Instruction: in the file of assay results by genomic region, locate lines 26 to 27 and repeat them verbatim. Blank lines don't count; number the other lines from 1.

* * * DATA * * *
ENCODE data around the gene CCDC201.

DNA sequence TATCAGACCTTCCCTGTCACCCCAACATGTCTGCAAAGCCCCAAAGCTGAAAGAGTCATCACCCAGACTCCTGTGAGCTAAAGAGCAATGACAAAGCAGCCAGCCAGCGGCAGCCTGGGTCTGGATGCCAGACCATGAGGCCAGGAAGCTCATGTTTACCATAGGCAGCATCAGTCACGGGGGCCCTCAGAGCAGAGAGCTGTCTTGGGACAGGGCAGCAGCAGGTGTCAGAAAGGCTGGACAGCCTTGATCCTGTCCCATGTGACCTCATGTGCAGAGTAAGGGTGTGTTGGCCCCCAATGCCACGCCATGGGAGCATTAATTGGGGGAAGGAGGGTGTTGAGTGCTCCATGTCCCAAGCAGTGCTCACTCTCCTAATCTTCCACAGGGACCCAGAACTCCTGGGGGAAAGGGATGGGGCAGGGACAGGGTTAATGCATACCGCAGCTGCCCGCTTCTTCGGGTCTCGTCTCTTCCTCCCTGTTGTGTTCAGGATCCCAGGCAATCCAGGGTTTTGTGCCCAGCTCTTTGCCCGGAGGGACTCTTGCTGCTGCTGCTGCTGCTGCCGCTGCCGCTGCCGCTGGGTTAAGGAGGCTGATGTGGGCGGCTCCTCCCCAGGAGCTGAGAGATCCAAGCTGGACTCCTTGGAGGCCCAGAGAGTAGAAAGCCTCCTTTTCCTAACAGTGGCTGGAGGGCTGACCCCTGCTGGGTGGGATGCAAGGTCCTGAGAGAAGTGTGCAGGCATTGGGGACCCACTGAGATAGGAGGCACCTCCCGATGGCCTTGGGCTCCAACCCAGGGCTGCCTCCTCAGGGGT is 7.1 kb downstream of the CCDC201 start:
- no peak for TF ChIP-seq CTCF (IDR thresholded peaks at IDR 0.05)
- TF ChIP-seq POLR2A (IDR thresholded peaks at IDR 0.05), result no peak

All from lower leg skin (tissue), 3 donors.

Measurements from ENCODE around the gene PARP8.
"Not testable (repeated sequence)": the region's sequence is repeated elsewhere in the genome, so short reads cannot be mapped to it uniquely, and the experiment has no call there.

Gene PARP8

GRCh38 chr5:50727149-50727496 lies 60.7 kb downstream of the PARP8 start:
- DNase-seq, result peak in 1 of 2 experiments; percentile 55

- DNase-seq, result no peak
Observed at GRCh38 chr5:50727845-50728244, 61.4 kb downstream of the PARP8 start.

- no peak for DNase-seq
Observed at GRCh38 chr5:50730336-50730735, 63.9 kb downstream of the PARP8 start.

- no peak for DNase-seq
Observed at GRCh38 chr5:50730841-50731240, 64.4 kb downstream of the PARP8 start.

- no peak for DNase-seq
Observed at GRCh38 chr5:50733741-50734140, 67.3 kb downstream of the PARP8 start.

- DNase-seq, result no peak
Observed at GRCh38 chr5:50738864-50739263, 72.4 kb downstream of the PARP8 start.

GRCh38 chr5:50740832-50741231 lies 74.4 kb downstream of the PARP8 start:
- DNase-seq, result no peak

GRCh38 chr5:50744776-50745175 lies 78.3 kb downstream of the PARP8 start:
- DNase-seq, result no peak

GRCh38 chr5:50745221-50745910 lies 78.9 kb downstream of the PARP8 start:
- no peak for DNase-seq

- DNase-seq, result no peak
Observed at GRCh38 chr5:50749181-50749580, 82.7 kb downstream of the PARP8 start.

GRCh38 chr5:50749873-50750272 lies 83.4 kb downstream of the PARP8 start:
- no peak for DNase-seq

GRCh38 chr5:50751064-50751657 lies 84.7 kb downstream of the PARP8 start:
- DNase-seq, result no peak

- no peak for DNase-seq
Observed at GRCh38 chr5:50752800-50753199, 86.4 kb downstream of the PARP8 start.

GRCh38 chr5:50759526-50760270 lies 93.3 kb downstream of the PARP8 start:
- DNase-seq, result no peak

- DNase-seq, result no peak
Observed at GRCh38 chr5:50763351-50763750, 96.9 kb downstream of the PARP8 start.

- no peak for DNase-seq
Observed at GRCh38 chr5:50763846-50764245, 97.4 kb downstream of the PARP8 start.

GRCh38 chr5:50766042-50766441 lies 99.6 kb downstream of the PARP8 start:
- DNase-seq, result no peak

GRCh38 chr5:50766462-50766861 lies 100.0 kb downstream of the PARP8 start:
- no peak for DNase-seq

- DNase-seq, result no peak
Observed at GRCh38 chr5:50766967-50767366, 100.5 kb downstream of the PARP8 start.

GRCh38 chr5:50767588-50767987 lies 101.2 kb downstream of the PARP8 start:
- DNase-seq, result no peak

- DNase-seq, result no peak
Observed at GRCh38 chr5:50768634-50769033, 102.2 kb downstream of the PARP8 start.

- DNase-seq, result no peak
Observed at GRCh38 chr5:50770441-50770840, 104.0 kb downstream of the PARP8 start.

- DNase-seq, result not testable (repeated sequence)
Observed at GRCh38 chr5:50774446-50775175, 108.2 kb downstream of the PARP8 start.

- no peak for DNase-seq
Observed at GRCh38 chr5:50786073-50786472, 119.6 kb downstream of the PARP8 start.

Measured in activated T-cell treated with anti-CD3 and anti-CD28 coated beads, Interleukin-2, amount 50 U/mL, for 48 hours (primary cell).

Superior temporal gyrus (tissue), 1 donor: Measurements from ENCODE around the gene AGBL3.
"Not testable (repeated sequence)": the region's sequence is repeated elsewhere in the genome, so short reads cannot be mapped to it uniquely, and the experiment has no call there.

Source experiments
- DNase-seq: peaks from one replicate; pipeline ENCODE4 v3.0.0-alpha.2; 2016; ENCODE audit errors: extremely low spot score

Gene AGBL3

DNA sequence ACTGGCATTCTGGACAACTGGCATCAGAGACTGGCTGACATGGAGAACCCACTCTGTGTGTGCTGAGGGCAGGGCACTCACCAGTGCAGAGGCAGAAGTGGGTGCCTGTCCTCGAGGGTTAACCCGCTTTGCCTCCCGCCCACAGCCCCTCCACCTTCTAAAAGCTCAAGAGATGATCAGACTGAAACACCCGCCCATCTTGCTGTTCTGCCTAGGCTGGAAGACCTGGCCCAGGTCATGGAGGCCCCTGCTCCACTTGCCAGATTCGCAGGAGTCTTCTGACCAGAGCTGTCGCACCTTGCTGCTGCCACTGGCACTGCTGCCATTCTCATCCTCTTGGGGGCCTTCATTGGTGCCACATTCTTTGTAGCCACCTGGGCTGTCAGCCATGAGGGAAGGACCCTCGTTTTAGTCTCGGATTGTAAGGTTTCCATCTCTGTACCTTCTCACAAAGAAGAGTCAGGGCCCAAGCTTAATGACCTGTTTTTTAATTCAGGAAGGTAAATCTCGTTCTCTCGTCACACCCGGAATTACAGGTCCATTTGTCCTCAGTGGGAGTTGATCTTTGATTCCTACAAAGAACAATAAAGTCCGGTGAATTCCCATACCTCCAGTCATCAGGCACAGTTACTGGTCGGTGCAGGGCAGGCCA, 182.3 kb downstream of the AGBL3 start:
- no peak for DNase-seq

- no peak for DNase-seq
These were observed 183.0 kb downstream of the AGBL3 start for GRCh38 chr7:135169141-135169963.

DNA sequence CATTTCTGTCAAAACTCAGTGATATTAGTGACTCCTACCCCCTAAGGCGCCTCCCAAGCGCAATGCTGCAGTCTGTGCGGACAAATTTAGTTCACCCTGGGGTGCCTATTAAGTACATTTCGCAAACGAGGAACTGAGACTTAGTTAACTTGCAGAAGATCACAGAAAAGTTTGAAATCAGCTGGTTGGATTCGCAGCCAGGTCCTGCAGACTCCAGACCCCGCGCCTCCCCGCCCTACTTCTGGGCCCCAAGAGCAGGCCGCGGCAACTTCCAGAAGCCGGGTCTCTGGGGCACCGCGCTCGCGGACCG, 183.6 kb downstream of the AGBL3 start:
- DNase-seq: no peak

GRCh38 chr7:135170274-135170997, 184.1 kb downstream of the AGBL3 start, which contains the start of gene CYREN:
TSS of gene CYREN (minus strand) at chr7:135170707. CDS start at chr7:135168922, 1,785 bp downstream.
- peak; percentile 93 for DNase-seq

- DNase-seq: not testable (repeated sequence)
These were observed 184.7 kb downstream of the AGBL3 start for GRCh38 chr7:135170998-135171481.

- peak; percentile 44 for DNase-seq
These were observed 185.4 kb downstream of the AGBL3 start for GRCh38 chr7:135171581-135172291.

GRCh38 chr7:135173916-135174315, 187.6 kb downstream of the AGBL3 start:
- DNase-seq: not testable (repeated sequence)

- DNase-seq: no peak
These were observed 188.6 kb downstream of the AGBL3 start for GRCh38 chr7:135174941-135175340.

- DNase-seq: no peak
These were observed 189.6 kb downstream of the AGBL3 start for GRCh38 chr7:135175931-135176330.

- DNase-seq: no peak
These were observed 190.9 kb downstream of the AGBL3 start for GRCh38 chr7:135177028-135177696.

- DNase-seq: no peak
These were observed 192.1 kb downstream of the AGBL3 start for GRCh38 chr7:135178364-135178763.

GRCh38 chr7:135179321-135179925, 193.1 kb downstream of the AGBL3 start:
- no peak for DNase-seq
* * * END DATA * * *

- no peak for DNase-seq

- DNase-seq, result no peak